Talking with the enemy

The thin men sitting in the hut are the lucky ones: Iraqi soldiers who escaped U.S. bombs and Saddam's "execution committees."


Phillip Robertson
March 31, 2003 11:06PM (UTC)

The large room has eight men in it, all of them sitting on sections of gray office carpet. They are thin and sit close together around a small gas heater because it is March and the nights in Arbil are still cold. They are talking about their situation. Other men come into the room with Kalashnikovs and wearing fatigues but these new men do not sit and instead stand at the edge of the carpet. The thin men sitting by the heater watch the men with the guns closely, with open expressions.

When a journalist arrives, they immediately offer him a piece of their carpet to sit on and a glass of water. The men all stand and say hello with their hands over their hearts, a gesture of sincerity and respect in the Islamic world. After the introductions, a man with a shaved head leans in close and whispers in English, "I have been in Italy," a way of making a connection with a foreigner. He says this the way someone might say, "I have been to El Dorado."

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The men on the carpet do not have haunted looks or hollow stares or pitiful demeanors. All of them seemed relieved. They are waiting for the end of the war so they can go home to places like Basra, Nasiriya and Baghdad. In the meantime, they are expecting the Red Cross to help them, since the men happen to be Iraqi soldiers who have recently surrendered along the winding border with Kurdistan.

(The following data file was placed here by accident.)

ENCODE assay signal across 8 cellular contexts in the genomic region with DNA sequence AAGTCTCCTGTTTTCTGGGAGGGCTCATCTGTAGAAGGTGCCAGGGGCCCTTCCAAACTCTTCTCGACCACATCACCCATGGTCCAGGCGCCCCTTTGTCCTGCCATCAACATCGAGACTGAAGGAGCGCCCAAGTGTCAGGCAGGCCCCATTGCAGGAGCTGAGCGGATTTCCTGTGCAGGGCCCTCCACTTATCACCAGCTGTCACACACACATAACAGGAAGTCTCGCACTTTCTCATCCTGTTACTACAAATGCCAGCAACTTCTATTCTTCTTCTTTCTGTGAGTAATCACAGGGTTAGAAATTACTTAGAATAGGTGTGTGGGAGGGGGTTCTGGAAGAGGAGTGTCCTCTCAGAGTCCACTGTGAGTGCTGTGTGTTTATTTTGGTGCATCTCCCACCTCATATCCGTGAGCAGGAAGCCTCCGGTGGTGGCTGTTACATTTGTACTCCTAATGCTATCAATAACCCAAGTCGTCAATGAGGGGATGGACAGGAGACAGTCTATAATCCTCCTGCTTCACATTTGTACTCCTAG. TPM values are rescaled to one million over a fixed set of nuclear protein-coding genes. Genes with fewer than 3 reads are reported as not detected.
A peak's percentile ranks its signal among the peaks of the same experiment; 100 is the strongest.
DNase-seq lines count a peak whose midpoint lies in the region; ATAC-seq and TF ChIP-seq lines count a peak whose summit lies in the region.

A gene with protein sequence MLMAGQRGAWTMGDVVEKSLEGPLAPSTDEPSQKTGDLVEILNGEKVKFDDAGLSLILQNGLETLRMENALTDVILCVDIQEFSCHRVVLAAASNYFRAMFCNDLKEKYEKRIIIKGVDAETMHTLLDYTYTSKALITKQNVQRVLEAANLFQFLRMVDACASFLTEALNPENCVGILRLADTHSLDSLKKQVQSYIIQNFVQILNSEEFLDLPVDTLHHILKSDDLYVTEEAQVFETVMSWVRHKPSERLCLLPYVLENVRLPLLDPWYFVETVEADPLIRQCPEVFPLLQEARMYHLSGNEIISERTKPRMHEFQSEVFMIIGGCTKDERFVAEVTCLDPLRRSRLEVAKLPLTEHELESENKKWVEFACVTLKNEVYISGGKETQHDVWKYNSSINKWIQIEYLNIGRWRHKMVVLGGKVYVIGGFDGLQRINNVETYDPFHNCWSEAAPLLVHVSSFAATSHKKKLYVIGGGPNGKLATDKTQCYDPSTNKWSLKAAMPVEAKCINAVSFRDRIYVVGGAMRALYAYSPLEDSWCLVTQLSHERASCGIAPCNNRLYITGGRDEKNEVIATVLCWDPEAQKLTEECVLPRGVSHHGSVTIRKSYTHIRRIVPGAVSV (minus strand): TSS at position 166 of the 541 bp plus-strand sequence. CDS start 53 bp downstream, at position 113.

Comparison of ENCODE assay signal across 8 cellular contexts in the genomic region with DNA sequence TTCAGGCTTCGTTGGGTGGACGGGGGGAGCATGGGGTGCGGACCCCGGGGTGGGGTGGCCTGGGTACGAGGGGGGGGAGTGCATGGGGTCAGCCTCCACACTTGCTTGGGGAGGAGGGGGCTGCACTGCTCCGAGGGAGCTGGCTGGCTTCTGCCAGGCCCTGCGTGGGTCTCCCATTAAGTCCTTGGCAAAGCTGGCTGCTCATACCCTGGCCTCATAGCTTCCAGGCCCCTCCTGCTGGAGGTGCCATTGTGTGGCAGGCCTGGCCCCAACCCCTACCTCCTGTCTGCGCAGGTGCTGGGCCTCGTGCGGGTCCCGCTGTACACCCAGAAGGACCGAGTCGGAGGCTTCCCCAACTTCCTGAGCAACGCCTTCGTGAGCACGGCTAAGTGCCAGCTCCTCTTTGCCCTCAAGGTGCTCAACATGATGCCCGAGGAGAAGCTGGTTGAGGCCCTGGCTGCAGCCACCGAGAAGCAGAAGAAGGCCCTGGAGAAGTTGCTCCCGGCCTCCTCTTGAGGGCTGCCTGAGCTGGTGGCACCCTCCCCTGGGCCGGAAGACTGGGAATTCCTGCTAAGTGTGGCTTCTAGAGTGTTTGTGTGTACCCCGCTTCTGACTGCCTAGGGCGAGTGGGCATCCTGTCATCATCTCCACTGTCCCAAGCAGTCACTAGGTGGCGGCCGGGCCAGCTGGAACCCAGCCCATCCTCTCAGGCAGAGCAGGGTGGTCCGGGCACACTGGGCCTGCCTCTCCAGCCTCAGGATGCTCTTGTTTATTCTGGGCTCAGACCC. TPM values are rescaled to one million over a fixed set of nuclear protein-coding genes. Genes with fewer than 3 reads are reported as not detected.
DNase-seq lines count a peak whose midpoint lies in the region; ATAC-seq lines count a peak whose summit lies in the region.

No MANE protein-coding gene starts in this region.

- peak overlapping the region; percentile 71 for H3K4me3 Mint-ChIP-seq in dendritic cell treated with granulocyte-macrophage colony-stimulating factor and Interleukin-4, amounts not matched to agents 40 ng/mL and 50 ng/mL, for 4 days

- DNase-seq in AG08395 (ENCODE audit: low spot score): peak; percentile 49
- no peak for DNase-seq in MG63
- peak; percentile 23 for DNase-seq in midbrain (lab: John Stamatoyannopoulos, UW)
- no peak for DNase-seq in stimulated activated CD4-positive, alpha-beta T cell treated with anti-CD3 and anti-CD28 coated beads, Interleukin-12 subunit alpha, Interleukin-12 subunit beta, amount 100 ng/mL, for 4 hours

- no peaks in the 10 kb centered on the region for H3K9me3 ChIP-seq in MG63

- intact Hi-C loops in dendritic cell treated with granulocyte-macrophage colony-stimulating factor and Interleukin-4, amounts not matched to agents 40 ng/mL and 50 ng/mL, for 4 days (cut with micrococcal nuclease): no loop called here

This border, a static line for the past 12 years, is now in motion, the Iraqi front receding fitfully back toward Mosul and Kirkuk after each wave of U.S. bombing. The border is melting away, with Iraqi forces slowly withdrawing from the network of ridges and checkpoints back to the urban centers. Every time the border shudders backward and Iraqi Kurdistan takes a step toward Kirkuk and Mosul, a few frightened Iraq soldiers manage to give themselves up. It seems that there should be many more such surrenders, but according to the soldiers' accounts, the threat of being shot by Iraqi officers is nearly as great as the bombs.

Before they arrived in Kurdistan and successfully made contact with the Kurdish fighters, the peshmerga, the Iraqis had to contend with a variety of hazards, in addition to American air strikes and summary execution. They were short on food and worn down by lack of sleep and shelter, and besieged with thunderstorms and heavy rain. Stationed on exposed ridges while their commanders slept a safe distance away from the front, the soldiers were immobilized by the constant fear of Iraqi military intelligence, the Istakhbarat.

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Once a soldier makes the bold decision to cross the lines, he is essentially a fugitive from all parties to the war. Capture by his own countrymen means certain death, and he does not know what will happen at the hands of the Kurdish forces. Staying at his post on a mountaintop where the U.S. government has mapped each emplacement with an electronic marker for air strikes does not increase his odds of survival either. If a deserter goes back home to be with his family, he faces immediate arrest by the security apparatus. It's impossible not to be moved by the rawness of their deal as conscripts, the magnitude of the forces against them.

The soldiers who speak with me choose new names to protect their families from retribution. "Falah Tal Afar," the Iraqi who mentions that he's been to Italy, is a lucky man. When he surrendered to Kurdish forces at Kalak on Friday morning, he had already lived through nearly a week of continuous U.S. bombing of his position in the mountains close to the town. News footage released over the past week showed the green hills erupting into gray jets as the explosives struck them. Even half a mile from the detonations, it is much like being punched in the chest; the air lurches and cracks.